You could also use the 12 megapixel 4K-ready camera of the iPad Pro for video — you could before — though it now has four studio-quality mics working together with it, making it more of an all-in-one filmmaking device. Technically, that’s one less mic than last time, but like the camera reduction, it may not matter. Basically, it seems as though Apple is going for a marriage of capabilities in the camera and microphone area, and that may well be fine.

Meanwhile, the 12 megapixel camera up front moves to a new location, sitting on the landscape edge. That’s largely to make videos better in video conferencing, particularly when the iPad is attached to a keyboard case.

New dimensions

All of this “new” comes in a new case, which isn’t to say the iPad Pro has been redesigned, but rather put on a diet.

Simply put, the 2024 iPad Pro will look a lot like the 2022 iPad Pro, except it’s thinner, to the tune of over one millimetre.

By comparison, the 2024 13 inch iPad Pro will measure 5.1mm thin and weigh 579g for the WiFi model or 582 for the WiFi/5G model, while the 12.9 iPad Pro M2 model is 6.4mm and 682g/684g respectively. Thinner and lighter, properly so.

It’s a little less pronounced in the 11 inch model, with the M4 iPad Pro measuring 5.3mm versus the 5.9mm of its M2 iPad Pro predecessor. The weigh is less of a jump, however, with a saving of only 22 grams in the 444g WiFi M4 11 inch iPad Pro and 446g in the WiFi/5G model.

New accessories

A new device means new accessories, and there are some of those there.

You’ll find support for USB-C and Thunderbolt 3 connectivity from the Type C port at the bottom, as well as WiFi 6E (which was on the last model), but there’s also a new thinner Magic Keyboard with an aluminium palm rest, a larger trackpad, and a row of function keys at the top, too. It kind of sounds like Apple has made the excellent keyboard from its MacBook models into a portable keyboard of sorts for its iPad Pro. Handy.

Worth noting is the older Magic Keyboard may not be compatible with the newer iPad Pro, so if you have an old one and are keen to upgrade, you may need to spend extra on a keyboard, too.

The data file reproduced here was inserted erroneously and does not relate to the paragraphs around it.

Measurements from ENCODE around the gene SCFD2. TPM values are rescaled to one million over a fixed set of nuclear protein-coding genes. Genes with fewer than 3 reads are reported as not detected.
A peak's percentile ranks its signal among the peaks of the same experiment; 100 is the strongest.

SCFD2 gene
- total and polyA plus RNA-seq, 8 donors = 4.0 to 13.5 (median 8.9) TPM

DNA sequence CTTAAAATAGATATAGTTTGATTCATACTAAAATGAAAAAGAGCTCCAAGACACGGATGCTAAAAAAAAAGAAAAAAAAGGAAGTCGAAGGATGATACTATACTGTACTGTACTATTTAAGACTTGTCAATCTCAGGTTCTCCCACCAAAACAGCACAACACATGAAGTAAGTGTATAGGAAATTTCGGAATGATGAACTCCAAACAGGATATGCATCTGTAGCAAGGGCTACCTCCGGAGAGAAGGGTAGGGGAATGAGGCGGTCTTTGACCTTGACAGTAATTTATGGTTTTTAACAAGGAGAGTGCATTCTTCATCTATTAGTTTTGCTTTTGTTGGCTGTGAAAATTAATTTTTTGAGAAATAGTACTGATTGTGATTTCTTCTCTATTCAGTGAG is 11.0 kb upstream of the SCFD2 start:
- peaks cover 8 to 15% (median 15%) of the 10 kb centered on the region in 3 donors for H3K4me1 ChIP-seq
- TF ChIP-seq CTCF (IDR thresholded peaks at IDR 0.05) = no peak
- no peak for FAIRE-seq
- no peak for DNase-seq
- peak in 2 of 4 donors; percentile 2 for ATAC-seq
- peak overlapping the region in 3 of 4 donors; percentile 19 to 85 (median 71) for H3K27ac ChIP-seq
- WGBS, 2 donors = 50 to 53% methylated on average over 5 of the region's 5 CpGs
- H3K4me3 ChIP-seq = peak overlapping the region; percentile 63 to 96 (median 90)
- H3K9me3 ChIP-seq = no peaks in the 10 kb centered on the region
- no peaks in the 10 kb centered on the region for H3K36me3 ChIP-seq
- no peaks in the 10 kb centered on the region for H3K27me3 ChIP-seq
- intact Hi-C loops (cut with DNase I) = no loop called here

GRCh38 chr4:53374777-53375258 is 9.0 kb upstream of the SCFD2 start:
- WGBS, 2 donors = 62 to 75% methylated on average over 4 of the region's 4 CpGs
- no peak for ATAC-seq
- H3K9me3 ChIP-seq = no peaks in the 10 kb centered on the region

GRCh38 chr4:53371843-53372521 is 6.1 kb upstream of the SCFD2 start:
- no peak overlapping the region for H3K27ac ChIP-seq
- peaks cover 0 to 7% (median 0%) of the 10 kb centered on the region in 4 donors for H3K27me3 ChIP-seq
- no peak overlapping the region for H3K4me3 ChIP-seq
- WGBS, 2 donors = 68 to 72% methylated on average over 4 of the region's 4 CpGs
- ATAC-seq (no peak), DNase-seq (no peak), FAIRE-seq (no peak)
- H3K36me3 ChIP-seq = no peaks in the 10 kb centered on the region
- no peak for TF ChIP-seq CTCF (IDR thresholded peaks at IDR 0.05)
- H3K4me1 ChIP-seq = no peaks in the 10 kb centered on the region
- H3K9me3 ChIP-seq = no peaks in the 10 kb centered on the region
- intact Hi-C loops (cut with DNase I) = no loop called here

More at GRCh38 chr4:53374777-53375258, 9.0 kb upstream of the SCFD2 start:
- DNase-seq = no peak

There’s also a new Apple Pencil model made to match, as the Pencil becomes the Pencil Pro. It is actually different from the current (or older) Apple Pencil, and includes a sensor on the barrel that can be squeezed for option controls to change colours, on-screen weights, and so on, as well as a gyroscope to more precisely impact how the pen interacts with the screen.

In short, Apple’s Pencil Pro is more like the pencil evolved to be a pen, pencil, paintbrush, and more, possibly making it a creator’s dream.

Interestingly, though, the Pencil Pro is different in another way: it is compatible with the M4 iPad Pro, while the original Pencil is not.

We’re not entirely sure why and are rushing to confirm, but Apple will support the USB-C Apple Pencil it released last year on the new Pro model. Our guess is the regular Pencil is being retired to make way for calling the USB-C model the “Apple Pencil”, with the Pencil Pro being the other model for the high-end crowd.

New pricing

Unfortunately, one thing has changed for the worse: the pricing, with the new iPad Pro more expensive than the last generation. The same was also true with the generation before that.

To put that into perspective, the M2 iPad Pro started from $1399 for the 11 inch and $1899 for the 12.9 inch, while the new M4 iPad Pro starts from $1699 for the 11 inch and from $2199 for the 13 inch. We’re clearly in laptop pricing territory here, with the iPad Pro models pushing up against MacBook Air models quickly.

That could be a factor made worse by a lower Australian dollar, or it could even be that there’s more techonlogy in this model. It’s difficult to know, though we will find out.

If the price isn’t a deterrent, you can expect to the find both the 11 inch and 13 inch models online and in stores in Australia from May 15, alongside their new accessories, including the $219 Apple Pencil Pro, the existing $139 USB-C Apple Pencil, a $129 Smart Folio case, and the newly designed Magic Keyboard for iPad Pro, available for the 11 inch at $499 and $579 for the 13 inch variation.